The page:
ENGLEWOOD, Colo. — Lest you forget there are five members of the "No-Fly Zone," cornerback Bradley Roby provided a stark reminder on Sunday in Miami.
In place of the suspended Aqib Talib, the fourth-year player officially recorded three pass breakups — the Broncos awarded him five — and no touchdowns allowed.
He also added a forced fumble and fumble recovery, which perhaps impressed Defensive Coordinator Joe Woods more than any of the other plays.
"That fumble recovery, he forced," Woods said. "That's what we've been doing in practice, so it was good to see him take it from the practice field to the game. He did some impressive things. We still want him to be more consistent — there were a couple plays here and there. But overall I thought he did a good job filling in for Talib."
Thirteen months ago, Roby's performance looked quite different. In a "Sunday Night Football" showdown against the Raiders, he struggled at times against the physical Amari Cooper.
Cooper finished with six catches on eight targets for 56 yards, and four of those receptions came in work against Roby. The 6-foot-1 receiver also drew a defensive holding call and 23-yard pass interference flag against the Broncos' third corner. All that came after Roby allowed a 21-yard pass to Seth Roberts early in the game.
Roby led the team in tackles that night and recorded a sack, but he was unable to record a pass break up.
That performance begs the question: What changed? Was that night in Oakland in aberration, or has Roby taken a massive step forward over the last 12 months? Miami's trio of receivers — Kenny Stills, Jarvis Landry and DeVante Parker — is no joke, and Roby handled the task with few problems.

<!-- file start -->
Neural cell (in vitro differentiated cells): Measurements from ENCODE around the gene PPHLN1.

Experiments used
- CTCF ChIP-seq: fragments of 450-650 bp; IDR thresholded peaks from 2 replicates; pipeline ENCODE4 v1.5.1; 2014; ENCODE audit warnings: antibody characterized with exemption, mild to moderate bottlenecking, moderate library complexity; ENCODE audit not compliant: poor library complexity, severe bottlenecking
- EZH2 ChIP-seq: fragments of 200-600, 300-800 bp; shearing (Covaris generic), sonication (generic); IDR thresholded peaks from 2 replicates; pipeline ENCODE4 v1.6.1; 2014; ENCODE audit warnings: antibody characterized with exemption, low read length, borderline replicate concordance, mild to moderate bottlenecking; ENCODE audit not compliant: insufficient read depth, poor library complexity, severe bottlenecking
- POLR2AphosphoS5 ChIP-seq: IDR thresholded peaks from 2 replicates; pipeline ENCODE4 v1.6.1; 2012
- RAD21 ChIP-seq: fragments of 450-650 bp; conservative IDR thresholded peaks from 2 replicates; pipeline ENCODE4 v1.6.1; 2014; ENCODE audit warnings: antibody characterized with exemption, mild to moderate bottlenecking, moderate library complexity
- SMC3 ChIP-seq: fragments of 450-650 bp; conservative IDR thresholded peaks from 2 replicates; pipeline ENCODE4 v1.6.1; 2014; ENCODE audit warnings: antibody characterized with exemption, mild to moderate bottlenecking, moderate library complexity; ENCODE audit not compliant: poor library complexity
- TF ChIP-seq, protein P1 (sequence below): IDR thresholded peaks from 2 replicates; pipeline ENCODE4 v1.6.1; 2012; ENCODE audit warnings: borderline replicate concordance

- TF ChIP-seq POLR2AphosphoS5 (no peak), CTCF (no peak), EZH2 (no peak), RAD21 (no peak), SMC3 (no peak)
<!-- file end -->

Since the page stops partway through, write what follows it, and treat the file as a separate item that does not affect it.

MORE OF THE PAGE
Here's how Woods would explain it: Roby has found a new level of consistency in regards to his technique.
"His coaches have done a good job with him just really focusing on technique," Woods said. "Roby will get in trouble sometimes if his technique's not right. As long as his technique's right, athletically he can cover anybody in this league. So really, [it's about] just being disciplined with what he's doing.
"Whether it's a press-[coverage] technique, an [off]-technique, how we're playing thirds, things of that nature. At times, he'll get out of whack a little bit and not be in the best possible position. We're just really focusing on him putting himself in the best position and playing clean technique."
And perhaps there's a bit of a change in mentality, as well.
Though Roby has always been heavily involved in the defense, Woods suspects that the opportunity to prove himself as a starter created a bit more motivation.
"He's not a big talker, but you can see it in his eyes," Woods said. "He made a couple plays just kind of saying, 'Hey, I can do this.' And that's what we need from him. In his eyes, I don't know how he sees it, but in the NFL you play with three corners a lot more than you [play] in base personnel.
"To us, he's a starter. But in his mind, to be able to start in base and sub [packages] was good for him and good for his confidence."
In the Miami sun, Oakland couldn't have seemed further away.